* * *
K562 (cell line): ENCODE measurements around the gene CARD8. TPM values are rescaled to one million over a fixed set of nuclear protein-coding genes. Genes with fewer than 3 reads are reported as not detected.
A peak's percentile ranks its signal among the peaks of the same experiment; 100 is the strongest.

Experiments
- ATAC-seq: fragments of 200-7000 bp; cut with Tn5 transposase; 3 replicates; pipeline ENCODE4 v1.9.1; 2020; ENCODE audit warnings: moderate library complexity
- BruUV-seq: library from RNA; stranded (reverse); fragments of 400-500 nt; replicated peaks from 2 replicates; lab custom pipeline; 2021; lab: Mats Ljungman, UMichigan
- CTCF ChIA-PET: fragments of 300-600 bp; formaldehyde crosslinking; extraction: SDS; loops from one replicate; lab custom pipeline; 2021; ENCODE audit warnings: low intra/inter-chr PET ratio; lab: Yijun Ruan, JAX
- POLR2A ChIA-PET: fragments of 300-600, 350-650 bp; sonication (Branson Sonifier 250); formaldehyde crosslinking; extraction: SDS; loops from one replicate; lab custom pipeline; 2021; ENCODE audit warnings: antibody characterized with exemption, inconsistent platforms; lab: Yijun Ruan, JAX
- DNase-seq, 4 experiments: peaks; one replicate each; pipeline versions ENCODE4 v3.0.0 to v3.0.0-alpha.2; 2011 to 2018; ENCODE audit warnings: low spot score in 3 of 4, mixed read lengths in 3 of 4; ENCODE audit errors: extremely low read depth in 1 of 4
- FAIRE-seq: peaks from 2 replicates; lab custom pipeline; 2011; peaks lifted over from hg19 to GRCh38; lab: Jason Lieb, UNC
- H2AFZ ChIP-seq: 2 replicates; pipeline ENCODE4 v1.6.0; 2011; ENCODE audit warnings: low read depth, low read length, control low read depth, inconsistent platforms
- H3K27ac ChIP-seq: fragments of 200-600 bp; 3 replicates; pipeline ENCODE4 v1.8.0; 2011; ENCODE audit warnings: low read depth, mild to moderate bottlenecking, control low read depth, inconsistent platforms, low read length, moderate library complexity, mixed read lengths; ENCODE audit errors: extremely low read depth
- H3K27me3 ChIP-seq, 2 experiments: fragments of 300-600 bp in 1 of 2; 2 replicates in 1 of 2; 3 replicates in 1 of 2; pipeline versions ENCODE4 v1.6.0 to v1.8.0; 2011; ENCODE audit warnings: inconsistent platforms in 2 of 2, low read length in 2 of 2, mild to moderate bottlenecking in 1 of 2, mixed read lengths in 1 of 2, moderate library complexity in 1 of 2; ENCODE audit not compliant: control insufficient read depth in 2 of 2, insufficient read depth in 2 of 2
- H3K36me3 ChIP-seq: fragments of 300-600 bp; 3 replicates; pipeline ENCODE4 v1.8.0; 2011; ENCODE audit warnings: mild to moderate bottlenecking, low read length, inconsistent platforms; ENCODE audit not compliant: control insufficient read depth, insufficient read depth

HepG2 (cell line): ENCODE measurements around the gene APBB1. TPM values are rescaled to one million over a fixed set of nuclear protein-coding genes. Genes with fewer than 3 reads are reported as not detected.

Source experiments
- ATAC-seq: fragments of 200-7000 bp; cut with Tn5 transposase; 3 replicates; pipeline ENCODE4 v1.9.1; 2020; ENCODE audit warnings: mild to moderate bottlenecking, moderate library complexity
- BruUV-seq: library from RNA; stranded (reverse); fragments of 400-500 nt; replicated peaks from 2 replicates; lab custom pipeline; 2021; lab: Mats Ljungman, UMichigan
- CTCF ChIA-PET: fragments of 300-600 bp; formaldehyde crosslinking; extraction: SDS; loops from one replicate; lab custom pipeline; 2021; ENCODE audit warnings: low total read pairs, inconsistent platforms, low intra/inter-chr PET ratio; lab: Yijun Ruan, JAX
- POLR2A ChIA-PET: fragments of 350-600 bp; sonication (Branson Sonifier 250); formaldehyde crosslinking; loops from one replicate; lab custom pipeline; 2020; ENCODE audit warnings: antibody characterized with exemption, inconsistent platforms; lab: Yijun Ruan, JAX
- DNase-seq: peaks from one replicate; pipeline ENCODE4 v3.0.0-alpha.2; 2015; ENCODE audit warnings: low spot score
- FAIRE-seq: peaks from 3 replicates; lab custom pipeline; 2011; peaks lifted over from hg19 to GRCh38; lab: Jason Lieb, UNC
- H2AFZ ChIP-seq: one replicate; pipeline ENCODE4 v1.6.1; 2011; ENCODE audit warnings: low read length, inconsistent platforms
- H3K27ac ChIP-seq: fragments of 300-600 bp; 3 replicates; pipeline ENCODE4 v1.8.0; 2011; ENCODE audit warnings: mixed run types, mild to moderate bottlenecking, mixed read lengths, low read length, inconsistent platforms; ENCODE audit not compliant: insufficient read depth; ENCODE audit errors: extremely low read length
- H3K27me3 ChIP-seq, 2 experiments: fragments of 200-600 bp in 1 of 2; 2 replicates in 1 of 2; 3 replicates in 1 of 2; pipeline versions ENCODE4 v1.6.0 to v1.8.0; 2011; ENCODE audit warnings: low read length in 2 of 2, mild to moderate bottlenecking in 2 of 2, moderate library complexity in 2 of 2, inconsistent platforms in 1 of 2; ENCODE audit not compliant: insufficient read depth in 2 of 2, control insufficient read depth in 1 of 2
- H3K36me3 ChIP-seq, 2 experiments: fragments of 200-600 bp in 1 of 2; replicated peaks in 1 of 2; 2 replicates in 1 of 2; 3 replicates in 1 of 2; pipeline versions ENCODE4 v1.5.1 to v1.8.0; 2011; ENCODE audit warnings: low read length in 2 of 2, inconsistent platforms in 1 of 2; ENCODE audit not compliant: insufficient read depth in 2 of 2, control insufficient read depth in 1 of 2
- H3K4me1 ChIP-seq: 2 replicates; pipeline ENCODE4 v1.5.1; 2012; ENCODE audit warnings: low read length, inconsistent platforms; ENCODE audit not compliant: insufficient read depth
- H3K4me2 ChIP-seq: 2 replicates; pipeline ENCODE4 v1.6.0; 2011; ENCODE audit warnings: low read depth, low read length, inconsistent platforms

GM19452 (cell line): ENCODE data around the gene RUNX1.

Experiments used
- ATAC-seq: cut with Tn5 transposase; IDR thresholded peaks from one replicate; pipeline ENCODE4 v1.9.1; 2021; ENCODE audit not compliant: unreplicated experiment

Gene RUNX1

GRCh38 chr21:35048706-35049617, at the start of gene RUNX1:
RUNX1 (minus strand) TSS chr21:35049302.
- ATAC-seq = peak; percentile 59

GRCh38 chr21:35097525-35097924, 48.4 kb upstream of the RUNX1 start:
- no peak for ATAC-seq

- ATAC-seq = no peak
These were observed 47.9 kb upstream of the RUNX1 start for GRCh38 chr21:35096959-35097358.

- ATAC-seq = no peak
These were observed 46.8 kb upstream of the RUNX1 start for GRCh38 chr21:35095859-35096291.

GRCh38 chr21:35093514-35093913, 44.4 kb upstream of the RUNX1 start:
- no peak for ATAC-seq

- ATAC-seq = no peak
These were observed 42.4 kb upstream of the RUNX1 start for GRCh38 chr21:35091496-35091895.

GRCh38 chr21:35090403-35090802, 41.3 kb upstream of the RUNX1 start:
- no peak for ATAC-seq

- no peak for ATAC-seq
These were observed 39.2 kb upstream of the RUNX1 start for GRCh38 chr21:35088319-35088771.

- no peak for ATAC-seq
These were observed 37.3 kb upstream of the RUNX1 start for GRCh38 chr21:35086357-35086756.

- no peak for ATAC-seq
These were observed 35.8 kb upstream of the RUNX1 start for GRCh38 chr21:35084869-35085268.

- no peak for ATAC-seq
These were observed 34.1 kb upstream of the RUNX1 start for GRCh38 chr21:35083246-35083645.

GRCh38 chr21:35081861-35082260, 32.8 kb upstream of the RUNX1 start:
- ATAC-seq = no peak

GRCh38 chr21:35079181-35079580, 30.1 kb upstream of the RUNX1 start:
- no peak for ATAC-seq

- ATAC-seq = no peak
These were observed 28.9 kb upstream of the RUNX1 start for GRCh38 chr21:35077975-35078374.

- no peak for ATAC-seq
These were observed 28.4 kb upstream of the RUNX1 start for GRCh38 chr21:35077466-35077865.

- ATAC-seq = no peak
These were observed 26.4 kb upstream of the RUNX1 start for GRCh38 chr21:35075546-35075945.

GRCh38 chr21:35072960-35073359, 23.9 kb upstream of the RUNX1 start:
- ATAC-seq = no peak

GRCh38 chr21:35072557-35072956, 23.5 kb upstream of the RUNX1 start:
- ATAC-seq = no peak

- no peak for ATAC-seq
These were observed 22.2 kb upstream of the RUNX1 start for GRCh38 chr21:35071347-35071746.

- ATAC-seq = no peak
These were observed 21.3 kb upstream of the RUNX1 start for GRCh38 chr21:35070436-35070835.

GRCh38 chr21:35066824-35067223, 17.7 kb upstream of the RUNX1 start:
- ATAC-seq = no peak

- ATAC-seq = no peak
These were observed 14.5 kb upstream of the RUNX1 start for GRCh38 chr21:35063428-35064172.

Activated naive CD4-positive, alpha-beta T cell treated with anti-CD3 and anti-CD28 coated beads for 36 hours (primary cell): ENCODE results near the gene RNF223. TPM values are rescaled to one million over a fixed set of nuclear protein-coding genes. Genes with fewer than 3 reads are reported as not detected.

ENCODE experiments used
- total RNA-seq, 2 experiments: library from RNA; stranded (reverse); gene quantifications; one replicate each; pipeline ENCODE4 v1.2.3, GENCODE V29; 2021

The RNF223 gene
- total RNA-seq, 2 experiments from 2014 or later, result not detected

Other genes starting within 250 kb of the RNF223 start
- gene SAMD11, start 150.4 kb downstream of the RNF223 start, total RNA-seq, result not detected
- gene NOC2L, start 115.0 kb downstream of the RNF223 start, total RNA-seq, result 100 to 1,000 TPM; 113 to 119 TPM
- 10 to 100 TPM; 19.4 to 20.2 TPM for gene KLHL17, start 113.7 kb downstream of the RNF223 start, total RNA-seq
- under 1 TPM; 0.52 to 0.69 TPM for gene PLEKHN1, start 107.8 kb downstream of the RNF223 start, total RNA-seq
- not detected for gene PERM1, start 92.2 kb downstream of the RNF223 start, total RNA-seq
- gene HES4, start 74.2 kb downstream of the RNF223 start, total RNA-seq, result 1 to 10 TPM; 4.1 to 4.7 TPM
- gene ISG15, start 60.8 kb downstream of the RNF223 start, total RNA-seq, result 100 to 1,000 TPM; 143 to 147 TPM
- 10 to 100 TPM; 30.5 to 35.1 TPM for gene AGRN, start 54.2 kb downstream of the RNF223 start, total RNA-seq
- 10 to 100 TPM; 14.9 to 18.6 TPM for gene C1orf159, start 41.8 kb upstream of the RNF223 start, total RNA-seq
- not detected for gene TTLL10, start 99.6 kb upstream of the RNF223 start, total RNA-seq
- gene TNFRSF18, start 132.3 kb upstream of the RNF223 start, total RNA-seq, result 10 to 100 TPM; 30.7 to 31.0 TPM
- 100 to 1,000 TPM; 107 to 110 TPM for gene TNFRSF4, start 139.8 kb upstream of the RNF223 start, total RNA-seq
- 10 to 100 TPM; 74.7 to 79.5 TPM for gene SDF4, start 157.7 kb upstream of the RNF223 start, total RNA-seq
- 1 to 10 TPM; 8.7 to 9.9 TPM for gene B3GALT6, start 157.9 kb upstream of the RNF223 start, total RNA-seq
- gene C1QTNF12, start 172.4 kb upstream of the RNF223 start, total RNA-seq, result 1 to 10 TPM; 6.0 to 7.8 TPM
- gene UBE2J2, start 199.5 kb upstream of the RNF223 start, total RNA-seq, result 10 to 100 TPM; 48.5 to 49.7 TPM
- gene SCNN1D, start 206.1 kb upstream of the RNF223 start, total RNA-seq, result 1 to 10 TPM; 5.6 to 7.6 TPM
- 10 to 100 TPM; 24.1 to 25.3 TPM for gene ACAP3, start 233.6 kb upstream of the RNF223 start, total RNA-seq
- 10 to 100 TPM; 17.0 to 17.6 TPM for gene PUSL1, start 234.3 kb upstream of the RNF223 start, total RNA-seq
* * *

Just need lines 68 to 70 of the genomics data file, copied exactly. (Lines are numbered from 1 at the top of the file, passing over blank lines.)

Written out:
- ATAC-seq = no peak

- no peak for ATAC-seq
These were observed 22.2 kb upstream of the RUNX1 start for GRCh38 chr21:35071347-35071746.